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Thursday, August 25, 2011

New Hampshire Wildcard: The Union Leader

With Rick Perry surging among GOP primary voters in Iowa and South Carolina, Mitt Romney has maintained a sizable lead in polling of New Hampshire Republicans all year. But in the wake of his splashy entry into the race, Perry has also moved into second place in New Hampshire, a place that often bucks national trends, and upends presidential politics in the process.

There are still at least four months to go before Republican voters start casting their ballots in the presidential primary election, so the pecking order in the early nominating states is certain to change before any actual votes are cast. One thing won’t change, however: The critical nature of New Hampshire to the former governor of neighboring Massachusetts. All along, the Romney team has made no secret of its goal to post a big victory in the Granite State. But with Perry on the move in the Hawkeye and Palmetto States -- which flank New Hampshire on the voting calendar -- and creeping up on him in his top targeted state, a decisive win there might be even more vital.

A potential pitfall for Romney: The conservative editorial page of the New Hampshire Union Leader, whose endorsements continue to carry significant sway with the state’s Republican voters. (For one thing, they print them on the front page.)

And right now, said former state GOP Chairman Fergus Cullen about the paper’s endorsement in this cycle’s presidential primary battle, “Romney doesn’t seem to be in position to get it.”

The editorial portion of the publication beat up Romney four years ago, and it hasn’t gone easy on him this cycle, either.

Witness the Union Leader’s Wednesday editorial, “The 10th Amendment: Romney’s Weak Argument,” which takes the candidate to task for his defense of Massachusetts’ health care reform. It dings him throughout and ends: “Like all Republican presidential candidates, Mitt Romney extols the 10th Amendment. But in practice, he clearly believes that the Bill of Rights actually allows individual states to limit freedom in ways that undercut two centuries of adherence to the Founders’ vision of limited government. To Romney, that’s not just arcane constitutional theory. It appears to be his style of governing.”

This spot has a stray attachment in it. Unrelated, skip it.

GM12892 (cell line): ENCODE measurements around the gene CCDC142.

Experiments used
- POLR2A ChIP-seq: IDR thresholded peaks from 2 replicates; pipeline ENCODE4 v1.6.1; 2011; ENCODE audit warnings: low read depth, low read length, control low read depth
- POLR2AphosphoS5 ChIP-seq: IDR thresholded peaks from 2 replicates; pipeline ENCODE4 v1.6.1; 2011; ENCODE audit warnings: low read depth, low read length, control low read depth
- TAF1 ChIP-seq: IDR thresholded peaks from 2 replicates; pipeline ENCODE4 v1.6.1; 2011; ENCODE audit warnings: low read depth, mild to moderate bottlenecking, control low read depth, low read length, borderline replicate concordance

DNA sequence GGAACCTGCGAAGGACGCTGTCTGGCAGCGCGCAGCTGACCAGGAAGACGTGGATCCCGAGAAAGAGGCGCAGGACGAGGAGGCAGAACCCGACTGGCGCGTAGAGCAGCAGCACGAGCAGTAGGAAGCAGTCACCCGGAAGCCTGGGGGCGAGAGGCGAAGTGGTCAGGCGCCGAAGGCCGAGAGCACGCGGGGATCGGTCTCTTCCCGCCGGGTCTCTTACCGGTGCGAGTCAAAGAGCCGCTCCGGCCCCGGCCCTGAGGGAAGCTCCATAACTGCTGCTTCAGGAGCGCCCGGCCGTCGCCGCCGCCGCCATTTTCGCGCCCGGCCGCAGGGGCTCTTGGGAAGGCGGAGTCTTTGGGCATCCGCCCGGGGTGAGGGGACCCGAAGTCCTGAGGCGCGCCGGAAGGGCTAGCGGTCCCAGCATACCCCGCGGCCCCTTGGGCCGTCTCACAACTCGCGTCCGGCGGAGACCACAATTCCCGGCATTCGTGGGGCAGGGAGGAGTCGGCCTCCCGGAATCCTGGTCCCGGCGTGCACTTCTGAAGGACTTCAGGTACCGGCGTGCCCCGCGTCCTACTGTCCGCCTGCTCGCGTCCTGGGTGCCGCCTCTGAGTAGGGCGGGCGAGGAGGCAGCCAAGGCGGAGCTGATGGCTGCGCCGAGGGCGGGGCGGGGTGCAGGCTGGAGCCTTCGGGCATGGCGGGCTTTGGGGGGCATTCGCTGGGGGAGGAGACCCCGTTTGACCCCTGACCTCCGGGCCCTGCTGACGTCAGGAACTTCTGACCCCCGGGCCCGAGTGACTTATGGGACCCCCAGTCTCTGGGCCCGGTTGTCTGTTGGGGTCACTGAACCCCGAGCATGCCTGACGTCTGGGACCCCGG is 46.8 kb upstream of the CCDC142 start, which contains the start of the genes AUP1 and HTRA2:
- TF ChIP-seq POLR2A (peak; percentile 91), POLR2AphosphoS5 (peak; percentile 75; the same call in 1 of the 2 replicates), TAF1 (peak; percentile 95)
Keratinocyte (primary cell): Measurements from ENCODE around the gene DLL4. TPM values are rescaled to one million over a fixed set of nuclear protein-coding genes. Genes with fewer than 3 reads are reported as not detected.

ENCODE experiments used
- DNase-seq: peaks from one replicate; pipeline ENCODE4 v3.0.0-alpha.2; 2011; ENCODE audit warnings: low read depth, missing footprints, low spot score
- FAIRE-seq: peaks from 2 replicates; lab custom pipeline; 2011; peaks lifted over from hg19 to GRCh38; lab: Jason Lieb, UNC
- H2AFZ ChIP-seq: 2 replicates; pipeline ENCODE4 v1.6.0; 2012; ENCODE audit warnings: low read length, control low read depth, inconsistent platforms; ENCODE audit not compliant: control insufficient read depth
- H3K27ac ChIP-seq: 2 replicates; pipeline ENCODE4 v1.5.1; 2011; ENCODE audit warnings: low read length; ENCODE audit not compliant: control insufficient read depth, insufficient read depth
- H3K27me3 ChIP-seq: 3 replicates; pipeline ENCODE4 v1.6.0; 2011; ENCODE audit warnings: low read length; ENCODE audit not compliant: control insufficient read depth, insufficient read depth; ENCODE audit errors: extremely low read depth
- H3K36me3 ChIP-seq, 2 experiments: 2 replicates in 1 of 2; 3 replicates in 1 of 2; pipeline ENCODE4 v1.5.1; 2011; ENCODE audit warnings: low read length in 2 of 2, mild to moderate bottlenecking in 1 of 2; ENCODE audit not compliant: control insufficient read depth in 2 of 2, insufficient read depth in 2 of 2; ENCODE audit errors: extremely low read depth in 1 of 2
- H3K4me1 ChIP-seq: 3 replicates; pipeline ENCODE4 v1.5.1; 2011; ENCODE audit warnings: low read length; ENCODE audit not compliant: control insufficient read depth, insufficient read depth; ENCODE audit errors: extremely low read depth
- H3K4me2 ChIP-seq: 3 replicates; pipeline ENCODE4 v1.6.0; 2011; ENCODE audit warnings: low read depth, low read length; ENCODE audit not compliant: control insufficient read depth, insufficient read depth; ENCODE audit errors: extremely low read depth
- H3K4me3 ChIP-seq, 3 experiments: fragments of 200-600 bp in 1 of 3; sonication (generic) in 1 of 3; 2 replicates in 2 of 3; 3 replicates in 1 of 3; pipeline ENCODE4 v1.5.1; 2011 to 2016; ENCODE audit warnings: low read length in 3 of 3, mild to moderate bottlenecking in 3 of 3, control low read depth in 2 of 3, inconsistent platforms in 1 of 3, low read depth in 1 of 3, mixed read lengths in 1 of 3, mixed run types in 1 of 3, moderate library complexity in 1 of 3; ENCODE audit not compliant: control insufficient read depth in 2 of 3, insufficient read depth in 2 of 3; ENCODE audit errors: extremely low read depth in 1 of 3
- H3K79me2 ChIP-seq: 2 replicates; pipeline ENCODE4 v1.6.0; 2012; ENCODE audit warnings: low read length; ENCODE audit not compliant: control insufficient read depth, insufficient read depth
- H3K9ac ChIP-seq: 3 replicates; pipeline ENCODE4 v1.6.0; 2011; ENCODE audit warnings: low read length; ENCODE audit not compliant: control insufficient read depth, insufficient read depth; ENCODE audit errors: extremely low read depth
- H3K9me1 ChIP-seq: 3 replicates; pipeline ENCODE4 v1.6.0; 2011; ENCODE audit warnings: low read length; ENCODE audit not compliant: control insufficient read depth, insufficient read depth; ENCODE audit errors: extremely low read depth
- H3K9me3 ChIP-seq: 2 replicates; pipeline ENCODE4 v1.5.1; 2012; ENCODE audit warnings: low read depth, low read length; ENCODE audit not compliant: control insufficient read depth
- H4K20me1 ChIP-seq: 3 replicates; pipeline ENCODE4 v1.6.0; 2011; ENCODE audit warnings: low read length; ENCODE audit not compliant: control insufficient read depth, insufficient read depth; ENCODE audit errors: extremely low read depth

What’s more, it was published on a morning when Romney was scheduled to begin a two-day tour of the state.

As Cullen described it, “The Union Leader is different than most newspapers. When they hit something, they hit it again and again and again with repeated editorials. And not only will they attack you, they will pump up someone they do like.”

This has long been the case in New Hampshire, and historically has been one hazards of the obstacle course that comprises the first-in-the-nation presidential primary. For many years, the publisher of the conservative paper was the irascible and highly intemperate William Loeb. His endorsement was much coveted -- as much to keep candidates out of the line of Loeb’s fire as anything else -- but it was also a mixed blessing because of the backlash factor.

In the 1980 campaign, Bill Loeb’s last, he wasn’t content to endorse Ronald Reagan; he also referred to former President Gerald Ford as “Jerry the Jerk,” and he called Betty Ford “stupid” and “immoral.” The Fords had plenty of company: Dwight Eisenhower was called a “stinking hypocrite” by Loeb; John F. Kennedy was “the No. 1 liar in the U.S.A.”; and Henry Kissinger was “Kissinger the Kike.”

Loeb’s mantle was carried on after his 1981 death by his widow, Nackey, with help from her handpicked editor-in-chief, Joe McQuaid, who is now the Union Leader’s publisher. McQuaid toned down paper’s peculiarities, but not its feisty conservatism or it’s penchant for the hard rhetorical kick in the groin.

At this point in the cycle, Romney has had to bear the brunt of those attacks.

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